Decolonizing Resilience: The Case of Reconstructing the Coffee Region of Puerto Rico After Hurricanes Irma and Maria
Ramón Borges-Méndez and Cynthia Caron
Community and Environment Department, Clark University
950 Main St., Worcester, MA USA
Published 20 March 2019
The term resilience has saliency in the scholarship and policy on post-disaster managementand disaster-risk reduction. In this paper, we assess the use of resilience as a concept forpost-disaster reconstruction in Puerto Rico and offer a critique of the standard definition. the island's economic andnatural resources by local authorities and political parties. For resilience to be a useful conceptual device, we argue fordecolonizing resilience and show the relevance of such anargument through a case study of the island's coffee-growing region. direct participation of local actors and communitiescarves out autonomous spaces of engagement.Decolonizing resiliencenecessitates eventsxtualized analysis of resilience, taking into account “the politics of resilience” em-bedded in the island's colonial history and the policy bottlenecks it creates. (PDF) Decolonizing Resilience: The Case of Reconstructing the Coffee Region of Puerto Rico After Hurricanes Irma and Maria.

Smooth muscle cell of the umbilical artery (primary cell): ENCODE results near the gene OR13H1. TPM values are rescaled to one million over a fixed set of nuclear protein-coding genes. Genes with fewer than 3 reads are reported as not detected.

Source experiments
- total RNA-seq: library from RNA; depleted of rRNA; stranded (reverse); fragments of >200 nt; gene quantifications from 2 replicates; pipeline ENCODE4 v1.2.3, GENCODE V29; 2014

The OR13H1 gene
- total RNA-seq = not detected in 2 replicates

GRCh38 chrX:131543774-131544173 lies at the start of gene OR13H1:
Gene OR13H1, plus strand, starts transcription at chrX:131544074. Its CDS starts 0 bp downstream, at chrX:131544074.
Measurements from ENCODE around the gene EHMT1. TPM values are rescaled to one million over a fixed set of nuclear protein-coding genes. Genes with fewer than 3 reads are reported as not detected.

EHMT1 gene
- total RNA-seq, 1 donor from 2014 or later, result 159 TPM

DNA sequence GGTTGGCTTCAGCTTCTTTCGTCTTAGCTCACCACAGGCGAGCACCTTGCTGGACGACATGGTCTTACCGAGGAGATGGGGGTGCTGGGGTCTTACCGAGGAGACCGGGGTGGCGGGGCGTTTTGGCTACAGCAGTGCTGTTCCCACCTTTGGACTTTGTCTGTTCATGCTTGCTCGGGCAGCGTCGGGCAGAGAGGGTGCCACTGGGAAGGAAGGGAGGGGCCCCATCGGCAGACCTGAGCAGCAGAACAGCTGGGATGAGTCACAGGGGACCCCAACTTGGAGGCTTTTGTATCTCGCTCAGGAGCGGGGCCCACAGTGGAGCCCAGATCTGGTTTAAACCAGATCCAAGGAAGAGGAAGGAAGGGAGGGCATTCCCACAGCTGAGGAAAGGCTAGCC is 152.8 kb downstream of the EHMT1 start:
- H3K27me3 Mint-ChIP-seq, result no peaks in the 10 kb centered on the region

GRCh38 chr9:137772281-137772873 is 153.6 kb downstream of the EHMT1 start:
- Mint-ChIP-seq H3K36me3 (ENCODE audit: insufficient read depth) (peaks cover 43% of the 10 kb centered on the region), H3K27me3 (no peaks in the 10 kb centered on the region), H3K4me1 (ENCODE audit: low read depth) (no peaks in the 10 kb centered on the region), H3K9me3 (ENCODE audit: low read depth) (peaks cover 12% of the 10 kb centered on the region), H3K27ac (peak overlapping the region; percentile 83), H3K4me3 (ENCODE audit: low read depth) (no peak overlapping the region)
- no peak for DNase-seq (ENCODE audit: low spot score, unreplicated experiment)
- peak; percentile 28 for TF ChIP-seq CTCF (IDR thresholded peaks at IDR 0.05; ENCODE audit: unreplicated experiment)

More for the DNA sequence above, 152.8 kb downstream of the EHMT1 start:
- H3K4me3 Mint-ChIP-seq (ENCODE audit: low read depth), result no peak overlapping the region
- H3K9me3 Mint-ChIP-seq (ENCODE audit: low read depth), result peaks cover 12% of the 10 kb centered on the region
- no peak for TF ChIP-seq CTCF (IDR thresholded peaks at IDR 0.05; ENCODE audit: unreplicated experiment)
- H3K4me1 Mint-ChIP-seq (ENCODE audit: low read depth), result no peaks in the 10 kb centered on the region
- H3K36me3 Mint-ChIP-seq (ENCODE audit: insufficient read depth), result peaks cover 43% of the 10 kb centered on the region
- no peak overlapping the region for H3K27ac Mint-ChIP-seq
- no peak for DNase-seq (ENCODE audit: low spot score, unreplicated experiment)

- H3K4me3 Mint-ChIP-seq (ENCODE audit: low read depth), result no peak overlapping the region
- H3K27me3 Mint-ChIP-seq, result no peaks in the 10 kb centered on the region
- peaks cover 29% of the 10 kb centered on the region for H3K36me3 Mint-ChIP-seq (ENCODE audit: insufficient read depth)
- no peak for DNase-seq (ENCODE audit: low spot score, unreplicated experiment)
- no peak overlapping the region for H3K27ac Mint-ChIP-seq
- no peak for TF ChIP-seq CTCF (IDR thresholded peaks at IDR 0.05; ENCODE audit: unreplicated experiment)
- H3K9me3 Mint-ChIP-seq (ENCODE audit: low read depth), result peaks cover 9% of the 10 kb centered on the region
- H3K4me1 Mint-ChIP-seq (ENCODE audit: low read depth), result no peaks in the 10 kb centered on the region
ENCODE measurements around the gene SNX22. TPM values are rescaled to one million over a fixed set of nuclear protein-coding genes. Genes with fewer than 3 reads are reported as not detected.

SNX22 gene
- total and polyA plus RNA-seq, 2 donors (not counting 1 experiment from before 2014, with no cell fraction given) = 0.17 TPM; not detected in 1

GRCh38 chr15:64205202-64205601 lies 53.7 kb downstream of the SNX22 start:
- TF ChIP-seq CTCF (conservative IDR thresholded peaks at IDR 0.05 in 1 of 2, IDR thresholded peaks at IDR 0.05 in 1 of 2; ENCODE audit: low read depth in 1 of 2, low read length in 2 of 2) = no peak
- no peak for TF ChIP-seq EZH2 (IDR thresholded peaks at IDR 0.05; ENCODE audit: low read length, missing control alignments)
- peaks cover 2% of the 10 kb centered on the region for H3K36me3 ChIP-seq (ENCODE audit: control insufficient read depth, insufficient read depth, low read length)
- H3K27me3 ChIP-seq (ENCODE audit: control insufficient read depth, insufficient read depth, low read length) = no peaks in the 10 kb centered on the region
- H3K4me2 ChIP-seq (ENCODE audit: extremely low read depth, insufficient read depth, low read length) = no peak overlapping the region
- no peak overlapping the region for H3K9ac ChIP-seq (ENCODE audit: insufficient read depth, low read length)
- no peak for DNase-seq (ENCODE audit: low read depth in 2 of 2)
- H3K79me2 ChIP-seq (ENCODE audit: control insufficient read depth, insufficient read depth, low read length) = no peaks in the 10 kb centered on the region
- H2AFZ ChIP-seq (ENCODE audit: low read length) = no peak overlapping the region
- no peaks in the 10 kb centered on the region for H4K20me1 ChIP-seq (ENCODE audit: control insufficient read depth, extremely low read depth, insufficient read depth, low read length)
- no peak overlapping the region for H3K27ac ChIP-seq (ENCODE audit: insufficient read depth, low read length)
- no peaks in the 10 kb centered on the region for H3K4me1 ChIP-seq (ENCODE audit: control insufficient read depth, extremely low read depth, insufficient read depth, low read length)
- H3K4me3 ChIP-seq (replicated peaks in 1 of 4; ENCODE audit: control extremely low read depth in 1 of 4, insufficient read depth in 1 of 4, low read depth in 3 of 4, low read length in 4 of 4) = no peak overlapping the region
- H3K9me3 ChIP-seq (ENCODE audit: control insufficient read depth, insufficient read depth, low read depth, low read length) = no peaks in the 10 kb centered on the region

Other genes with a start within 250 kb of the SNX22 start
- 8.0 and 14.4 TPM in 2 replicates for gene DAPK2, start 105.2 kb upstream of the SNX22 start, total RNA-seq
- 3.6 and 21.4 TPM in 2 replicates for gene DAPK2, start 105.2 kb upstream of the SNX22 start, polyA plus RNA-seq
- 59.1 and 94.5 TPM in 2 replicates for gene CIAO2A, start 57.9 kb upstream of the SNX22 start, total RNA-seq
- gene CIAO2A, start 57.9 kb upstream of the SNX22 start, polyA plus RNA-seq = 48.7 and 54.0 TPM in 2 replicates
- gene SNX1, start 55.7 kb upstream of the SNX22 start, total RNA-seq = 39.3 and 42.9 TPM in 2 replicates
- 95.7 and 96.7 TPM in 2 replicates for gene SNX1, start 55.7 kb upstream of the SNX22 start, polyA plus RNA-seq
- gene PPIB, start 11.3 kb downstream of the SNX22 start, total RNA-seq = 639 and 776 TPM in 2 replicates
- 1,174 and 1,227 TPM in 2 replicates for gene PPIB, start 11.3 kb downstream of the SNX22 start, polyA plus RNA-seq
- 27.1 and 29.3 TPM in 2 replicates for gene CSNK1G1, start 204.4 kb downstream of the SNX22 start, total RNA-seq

Available from: https://www.researchgate.net/publication/332259449_Decolonizing_Resilience_The_Case_of_Reconstructing_the_Coffee_Region_of_Puerto_Rico_After_Hurricanes_Irma_and_Maria [accessed Apr 07 2019].